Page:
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Won’t accept peace accord with NSCN (IM) if Manipur affected: Ibobi Singh

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Photo: The Hindu
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Imphal: Manipur Chief Minister Okram Ibobi Singh on Tuesday said his government will not accept the peace accord signed between the central government and National Socialist Council of Nagaland-Isak-Muivah if it alters the boundaries of Manipur.

Peace accord signed between Modi government and NSCN (IM)
Peace accord signed between Modi government and NSCN (IM)

“We welcome the peace accord signed between the central government and the NSCN-IM but we will, under no circumstances, accept the peace accord if it disturbs the territorial integrity of Manipur,” Ibobi Singh told journalists.

In a surprising but historic move, the central government and the NSCN-IM on Monday signed the Naga Peace Accord settling an almost 20-year-old peace negotiation process that started in 1997 after the group signed the ceasefire agreement.

Demanding from the BJP-led central government to make the peace pact public, Ibobi Singh underscored the need for making the peace accord document “transparent” in the interest of the state.

“Before signing, it can be made confidential but after signing, it can be made public,” he said.

Ibobi Singh said he has requested union Home Minister Rajnath Singh to make public the peace accord document.

“The Manipur government was kept in the dark about the matter by the Center. They neither informed nor discussed with us before signing the peace accord. Therefore, we are waiting for the central government to share the document with us,” he said.

Echoing the government’s views, the opposition Manipur People’s Party said it will also not accept the peace pact if it compromises the territorial integrity of Manipur.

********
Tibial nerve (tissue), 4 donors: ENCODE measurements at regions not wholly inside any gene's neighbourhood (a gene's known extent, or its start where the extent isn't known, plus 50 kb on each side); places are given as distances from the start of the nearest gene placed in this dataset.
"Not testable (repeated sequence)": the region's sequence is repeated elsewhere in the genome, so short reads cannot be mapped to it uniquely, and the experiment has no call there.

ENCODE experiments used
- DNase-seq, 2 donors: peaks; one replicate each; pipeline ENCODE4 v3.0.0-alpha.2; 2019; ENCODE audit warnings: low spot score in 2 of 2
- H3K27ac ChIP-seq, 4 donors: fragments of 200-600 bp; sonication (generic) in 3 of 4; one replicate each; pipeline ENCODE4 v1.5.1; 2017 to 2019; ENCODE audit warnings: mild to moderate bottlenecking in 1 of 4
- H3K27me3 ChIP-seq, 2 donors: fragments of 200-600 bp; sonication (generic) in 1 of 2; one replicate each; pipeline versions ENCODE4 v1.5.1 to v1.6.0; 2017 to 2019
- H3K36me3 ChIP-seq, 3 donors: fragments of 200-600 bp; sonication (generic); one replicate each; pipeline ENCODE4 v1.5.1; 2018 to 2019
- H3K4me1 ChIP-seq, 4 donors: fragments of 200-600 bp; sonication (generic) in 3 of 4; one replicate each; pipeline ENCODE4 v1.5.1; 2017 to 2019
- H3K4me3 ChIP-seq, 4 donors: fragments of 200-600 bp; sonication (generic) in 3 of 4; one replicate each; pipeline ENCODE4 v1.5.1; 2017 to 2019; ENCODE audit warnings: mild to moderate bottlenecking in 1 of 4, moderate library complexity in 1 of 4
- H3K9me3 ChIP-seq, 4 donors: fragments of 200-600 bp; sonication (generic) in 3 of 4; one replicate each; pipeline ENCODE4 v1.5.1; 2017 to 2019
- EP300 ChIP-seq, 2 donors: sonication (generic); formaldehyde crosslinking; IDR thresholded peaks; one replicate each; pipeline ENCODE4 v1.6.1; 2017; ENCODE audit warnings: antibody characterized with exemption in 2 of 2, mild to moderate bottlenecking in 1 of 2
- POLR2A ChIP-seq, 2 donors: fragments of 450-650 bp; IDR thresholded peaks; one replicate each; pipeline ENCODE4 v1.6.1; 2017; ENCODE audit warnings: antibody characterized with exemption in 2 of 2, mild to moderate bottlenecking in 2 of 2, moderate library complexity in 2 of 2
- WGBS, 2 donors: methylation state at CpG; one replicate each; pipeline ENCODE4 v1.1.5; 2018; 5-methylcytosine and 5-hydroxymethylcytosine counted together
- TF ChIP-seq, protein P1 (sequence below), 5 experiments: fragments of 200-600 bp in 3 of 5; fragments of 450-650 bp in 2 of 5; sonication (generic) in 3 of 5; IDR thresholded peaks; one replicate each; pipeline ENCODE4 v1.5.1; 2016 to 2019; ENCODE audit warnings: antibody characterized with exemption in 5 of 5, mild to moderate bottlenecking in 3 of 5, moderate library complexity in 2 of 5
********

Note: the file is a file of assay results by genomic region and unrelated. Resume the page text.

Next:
“We welcome the signing of the peace pact to restore peace, but we will not accept the agreement if it disturbs the territorial integrity of Manipur,” former deputy chief minister and MPP adviser L. Chandramani Singh said.

While observing Manipur Integrity Day on Tuesday, the All Manipur United Clubs Organization (AMUCO), an umbrella of various social organizations, warned the central government not to disturb the boundaries of Manipur to resolve the six-decade-old Naga insurgency problem.

“We welcome the peace accord, but it should not affect Manipur,” AMUCO leader Ph. Deban said.

On June 18, 2001, Manipur witnessed the biggest mass uprising when thousands of people came out to the streets opposing the Center’s decision to extend the ceasefire with the NSCN-IM to areas in the state.

The Manipuris saw the move as the beginning of an attempt to slice territory out of their state to be handed over to Nagaland as part of the NSCN-IM’s demand for Greater Nagalim.

The protesters also torched the Manipur assembly building, the chief minister’s office, the speaker’s residence and other government establishments.

A total of 18 protesters — a woman, three minors and 14 young men – were killed and many others were injured when security forces eventually opened fire to quell the frenzied mob.

A massive civil disobedience movement followed and state capital Imphal was under curfew for nearly a month. On July 24, then prime minister Atal Bihari Vajpayee announced that the ceasefire with the NSCN-IM would once again be restricted only to Nagaland, as had been the case ever since it first came into force on August 1, 1997.

(IANS)

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Loktak Lake: World’s Only Floating National Park